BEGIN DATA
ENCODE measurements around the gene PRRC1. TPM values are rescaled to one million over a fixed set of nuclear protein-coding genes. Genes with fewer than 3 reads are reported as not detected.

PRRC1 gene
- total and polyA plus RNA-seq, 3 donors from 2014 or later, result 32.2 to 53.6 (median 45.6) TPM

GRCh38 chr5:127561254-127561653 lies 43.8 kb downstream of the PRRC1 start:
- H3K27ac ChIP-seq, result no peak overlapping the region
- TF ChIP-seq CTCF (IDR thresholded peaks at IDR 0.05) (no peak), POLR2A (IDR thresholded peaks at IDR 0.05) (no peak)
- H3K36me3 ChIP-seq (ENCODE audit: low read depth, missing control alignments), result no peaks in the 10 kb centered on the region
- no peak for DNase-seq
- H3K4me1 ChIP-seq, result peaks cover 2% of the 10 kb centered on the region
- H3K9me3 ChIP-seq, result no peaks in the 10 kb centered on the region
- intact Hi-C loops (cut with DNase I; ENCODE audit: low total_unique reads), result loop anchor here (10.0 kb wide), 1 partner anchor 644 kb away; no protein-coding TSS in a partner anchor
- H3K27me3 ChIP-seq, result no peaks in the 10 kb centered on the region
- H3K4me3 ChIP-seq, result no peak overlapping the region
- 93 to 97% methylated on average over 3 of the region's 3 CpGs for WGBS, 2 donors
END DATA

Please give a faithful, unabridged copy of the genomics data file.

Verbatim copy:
ENCODE measurements around the gene PRRC1. TPM values are rescaled to one million over a fixed set of nuclear protein-coding genes. Genes with fewer than 3 reads are reported as not detected.

PRRC1 gene
- total and polyA plus RNA-seq, 3 donors from 2014 or later, result 32.2 to 53.6 (median 45.6) TPM

GRCh38 chr5:127561254-127561653 lies 43.8 kb downstream of the PRRC1 start:
- H3K27ac ChIP-seq, result no peak overlapping the region
- TF ChIP-seq CTCF (IDR thresholded peaks at IDR 0.05) (no peak), POLR2A (IDR thresholded peaks at IDR 0.05) (no peak)
- H3K36me3 ChIP-seq (ENCODE audit: low read depth, missing control alignments), result no peaks in the 10 kb centered on the region
- no peak for DNase-seq
- H3K4me1 ChIP-seq, result peaks cover 2% of the 10 kb centered on the region
- H3K9me3 ChIP-seq, result no peaks in the 10 kb centered on the region
- intact Hi-C loops (cut with DNase I; ENCODE audit: low total_unique reads), result loop anchor here (10.0 kb wide), 1 partner anchor 644 kb away; no protein-coding TSS in a partner anchor
- H3K27me3 ChIP-seq, result no peaks in the 10 kb centered on the region
- H3K4me3 ChIP-seq, result no peak overlapping the region
- 93 to 97% methylated on average over 3 of the region's 3 CpGs for WGBS, 2 donors